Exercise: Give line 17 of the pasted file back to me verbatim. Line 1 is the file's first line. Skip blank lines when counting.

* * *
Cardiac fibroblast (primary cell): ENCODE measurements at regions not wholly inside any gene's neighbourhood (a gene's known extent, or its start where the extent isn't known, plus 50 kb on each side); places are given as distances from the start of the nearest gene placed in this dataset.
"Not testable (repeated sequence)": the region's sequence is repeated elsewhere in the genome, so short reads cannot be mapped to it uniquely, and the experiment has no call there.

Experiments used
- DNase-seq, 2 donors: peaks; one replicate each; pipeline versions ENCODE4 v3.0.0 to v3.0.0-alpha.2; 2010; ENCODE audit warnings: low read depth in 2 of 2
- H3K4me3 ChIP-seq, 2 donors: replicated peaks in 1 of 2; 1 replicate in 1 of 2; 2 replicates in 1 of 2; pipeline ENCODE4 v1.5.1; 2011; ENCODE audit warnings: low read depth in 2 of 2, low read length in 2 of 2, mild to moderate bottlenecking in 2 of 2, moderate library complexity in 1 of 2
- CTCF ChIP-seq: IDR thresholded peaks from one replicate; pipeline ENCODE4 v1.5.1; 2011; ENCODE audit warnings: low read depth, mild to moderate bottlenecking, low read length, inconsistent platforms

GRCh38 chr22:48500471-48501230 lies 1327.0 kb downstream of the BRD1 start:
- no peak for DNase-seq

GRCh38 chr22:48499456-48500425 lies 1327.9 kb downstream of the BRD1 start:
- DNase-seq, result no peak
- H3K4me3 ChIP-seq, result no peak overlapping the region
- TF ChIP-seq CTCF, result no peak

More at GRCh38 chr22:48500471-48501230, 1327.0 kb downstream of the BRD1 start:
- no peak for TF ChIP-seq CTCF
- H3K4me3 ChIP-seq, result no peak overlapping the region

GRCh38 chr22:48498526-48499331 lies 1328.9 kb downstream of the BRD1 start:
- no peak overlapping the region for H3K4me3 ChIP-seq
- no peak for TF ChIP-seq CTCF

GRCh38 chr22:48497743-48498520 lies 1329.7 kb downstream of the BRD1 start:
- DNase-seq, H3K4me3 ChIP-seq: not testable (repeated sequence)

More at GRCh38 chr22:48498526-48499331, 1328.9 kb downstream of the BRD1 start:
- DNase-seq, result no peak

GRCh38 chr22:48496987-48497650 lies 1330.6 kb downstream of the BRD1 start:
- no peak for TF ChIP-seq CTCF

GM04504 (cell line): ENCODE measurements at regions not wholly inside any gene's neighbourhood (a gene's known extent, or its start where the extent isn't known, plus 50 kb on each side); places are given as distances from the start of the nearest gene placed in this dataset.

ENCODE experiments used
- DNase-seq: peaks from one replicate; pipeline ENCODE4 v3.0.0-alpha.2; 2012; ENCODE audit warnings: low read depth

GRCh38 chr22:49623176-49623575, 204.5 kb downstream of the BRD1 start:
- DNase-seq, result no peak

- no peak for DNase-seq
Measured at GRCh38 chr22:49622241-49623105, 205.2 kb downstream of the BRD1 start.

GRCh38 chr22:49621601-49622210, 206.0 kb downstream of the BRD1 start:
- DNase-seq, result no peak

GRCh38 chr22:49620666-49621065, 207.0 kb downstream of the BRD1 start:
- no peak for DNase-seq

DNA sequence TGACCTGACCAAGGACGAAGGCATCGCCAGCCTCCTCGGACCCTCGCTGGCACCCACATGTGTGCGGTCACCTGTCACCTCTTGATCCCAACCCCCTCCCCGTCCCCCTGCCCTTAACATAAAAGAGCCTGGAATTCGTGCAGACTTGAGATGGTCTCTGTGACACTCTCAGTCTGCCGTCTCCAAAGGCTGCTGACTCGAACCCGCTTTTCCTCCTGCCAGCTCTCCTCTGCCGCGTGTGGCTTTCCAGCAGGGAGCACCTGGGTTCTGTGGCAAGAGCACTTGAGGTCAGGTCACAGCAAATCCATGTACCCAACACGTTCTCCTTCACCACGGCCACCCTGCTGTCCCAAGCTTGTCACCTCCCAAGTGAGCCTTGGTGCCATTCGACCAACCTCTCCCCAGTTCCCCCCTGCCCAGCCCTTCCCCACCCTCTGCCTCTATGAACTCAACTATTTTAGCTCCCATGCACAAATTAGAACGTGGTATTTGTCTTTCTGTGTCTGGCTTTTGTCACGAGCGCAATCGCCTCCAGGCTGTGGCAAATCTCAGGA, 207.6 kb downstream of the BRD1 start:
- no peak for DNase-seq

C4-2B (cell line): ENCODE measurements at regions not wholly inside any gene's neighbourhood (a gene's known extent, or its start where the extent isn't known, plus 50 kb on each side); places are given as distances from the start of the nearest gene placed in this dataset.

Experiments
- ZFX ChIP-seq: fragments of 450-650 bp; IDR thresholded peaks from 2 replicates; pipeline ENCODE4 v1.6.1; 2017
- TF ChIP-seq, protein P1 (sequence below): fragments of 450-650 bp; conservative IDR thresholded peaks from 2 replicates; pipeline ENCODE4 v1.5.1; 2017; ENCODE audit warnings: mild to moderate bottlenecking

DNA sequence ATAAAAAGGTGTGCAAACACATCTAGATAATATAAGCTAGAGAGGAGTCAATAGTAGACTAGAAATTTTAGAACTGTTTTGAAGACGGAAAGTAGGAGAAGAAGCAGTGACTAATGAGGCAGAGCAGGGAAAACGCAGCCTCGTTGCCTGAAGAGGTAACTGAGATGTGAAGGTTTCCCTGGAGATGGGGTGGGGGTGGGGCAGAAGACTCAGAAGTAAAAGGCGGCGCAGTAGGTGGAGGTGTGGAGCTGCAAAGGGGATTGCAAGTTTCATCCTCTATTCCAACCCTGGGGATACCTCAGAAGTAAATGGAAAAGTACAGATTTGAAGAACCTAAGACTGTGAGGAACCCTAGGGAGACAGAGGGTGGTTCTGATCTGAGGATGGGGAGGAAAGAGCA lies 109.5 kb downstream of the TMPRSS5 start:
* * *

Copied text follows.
- no peak overlapping the region for H3K4me3 ChIP-seq